JOHN C. BAGBY, attorney at law, was born in Glasgow, Barren county, Kentucky, January 24, 1819. His father was Rev. Sylvanus M. Bagby, a native of Louisa county, Virginia, born September 29, 1787. His grandfather was Richard Bagby, a native of the same county, and his great grandfather was John Bagby, a native of Scotland, who went from there to Wales, where he married and lived a number of years, and then came to America in colonial times, accompanied by his family, and settled in Virginia. He settled in Louisa county, where he became a prominent planter and slave owner. Richard Bagby, the son of John Bagby, and grandfather of our subject, was also a planter and passed his entire life in Louisa county. His wife was Miss Sarah Kimbrough, a native of the Old Dominion and of Welsh descent. The father of our subject, Sylvanus M. Bagby, was left an orphan at all early age and was cared for by an uncle, John Bagby, of Rockbridge county, Virginia. He learned the carpenter trade, and in 1808 removed to Kentucky, and was one of the early settlers of Glasgow. While there, in June, 1813, he married Miss Frances S. Courts, a native of Caroline county, Virginia, born May 17, 1793, her father, John Courts, being a native of England, and an early emigrant to Virginia. His wife was Frances Winn, a native of Culpeper, Virginia.
Sylvanus M. Bagby was converted in early youth and joined the Baptist Church. He became a preacher of that denomination, but did not give up his trade as a carpenter, which he followed during the week, preaching on Sundays. He remained a member of the Baptist Church until 1828, when he accepted the religious doctrines of Alexander Campbell, whom he assisted in organizing a Christian Church in Barren county, and was from that time forward a minister of that denomination. He resided in Glasgow until 1842, when, with his wife and eight daughters, he journeyed overland to Illinois, stopping at Rushville, where he engaged in the mercantile business. Later he purchased a farm, a portion of which is now included in the city, upon which is located the railroad depot. He died in 1848, having lived a useful, pious and honorable life. His wife passed away in 1858. She reared ten children as follows: Albert K., who still resides in Glasgow; Martha A. Hall; Frances H. Montgomery; Clara Ramsey; Sarah C.; Elizabeth Lusk; Mary M. Doyle; Emily C., Zorelda VanHosen, and our subject, John C.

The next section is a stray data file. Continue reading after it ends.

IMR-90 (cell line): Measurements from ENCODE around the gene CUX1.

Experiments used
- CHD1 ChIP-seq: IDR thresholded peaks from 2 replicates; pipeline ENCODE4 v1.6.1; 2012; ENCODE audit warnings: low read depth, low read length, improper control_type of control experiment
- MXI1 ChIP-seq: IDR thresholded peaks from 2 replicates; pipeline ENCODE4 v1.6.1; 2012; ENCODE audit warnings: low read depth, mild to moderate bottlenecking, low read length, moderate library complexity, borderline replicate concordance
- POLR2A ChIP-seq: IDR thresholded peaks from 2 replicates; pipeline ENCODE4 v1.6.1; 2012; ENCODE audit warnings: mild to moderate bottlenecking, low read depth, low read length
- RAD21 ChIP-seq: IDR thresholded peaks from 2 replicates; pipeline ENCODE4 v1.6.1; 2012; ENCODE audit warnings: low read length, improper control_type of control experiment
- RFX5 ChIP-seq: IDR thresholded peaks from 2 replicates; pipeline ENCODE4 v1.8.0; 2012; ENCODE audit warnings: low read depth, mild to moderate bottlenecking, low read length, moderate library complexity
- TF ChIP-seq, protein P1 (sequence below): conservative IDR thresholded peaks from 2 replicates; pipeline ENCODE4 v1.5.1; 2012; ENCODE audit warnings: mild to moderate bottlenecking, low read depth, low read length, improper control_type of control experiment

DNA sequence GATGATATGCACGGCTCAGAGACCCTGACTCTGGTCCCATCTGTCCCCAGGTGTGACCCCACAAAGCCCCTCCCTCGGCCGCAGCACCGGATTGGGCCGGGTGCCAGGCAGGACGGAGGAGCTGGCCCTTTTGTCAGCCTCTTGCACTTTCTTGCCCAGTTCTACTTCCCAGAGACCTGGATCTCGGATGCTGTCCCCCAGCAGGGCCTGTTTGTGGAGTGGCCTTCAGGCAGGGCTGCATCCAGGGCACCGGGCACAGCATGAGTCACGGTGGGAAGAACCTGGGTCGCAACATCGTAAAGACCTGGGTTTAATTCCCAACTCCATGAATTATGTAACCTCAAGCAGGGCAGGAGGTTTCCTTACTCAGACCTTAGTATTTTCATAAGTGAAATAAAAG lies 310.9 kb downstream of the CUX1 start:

In the school of Barren county our subject, John C. Bagby, was educated, supplementing the same by an attendance at Bacon College, which at that time was located in Georgetown, but later was removed to Harrodsburg. He continued at this college until his graduation as a civil engineer, in 1840, when he returned to Glasgow, and taught school five years, devoting this spare moments to the study of law with Judge Christopher Tompkins of that town. He was admitted to the bar in 1846 and in April of that year came to Rushville and began the practice. In 1847 he formed a partnership with William A. Minshall, which partnership continued until 1848, when Mr. Minshall was elected Circuit Judge. Mr. Bagby, with the exception of the time spent in Congress, continued the practice of law until he was elected Circuit Judge in 1885. He cast his first presidential vote for William Henry Harrison, and was a prominent Whig and Free Soiler until 1856, when he was one of seven to organize the Republican party in this county. He continued a Republican until 1872, when he branched off and voted for Horace Greeley, since which event he has affiliated with the Democratic party. He has filled various offices of trust, and in 1874 was elected a member of Congress. He served as Circuit Judge six years, entering upon his duties in 1885. He has been a member of Rushville Lodge, No. 9, A. F. & A. M., for forty-six years, and was Master of the lodge eleven terms. He was one of the organizers of Stapleton Chapter, No. 9, R. A. M., and has been a member of the order of the Sons of Temperance. On October 1, 1850, he married Miss Mary A. Scripps, a native of Cape Girardeau county, Missouri, and daughter of George H. and Mary (Hyler) Scripps. They have been blessed with nine children: Mary Frances; John S.; Virginia Ellen, who died at the age of eleven years; Albert; Morris; George Henry, who died aged twenty-seven years; William Ray, who died in infancy; Catherine B.; Arthur F. and Edwin H.
Biographical Review of Cass, Schuyler and Brown Counties, Illinois, Biographical Review Publishing Co., Chicago, 1892, pages 150-151.
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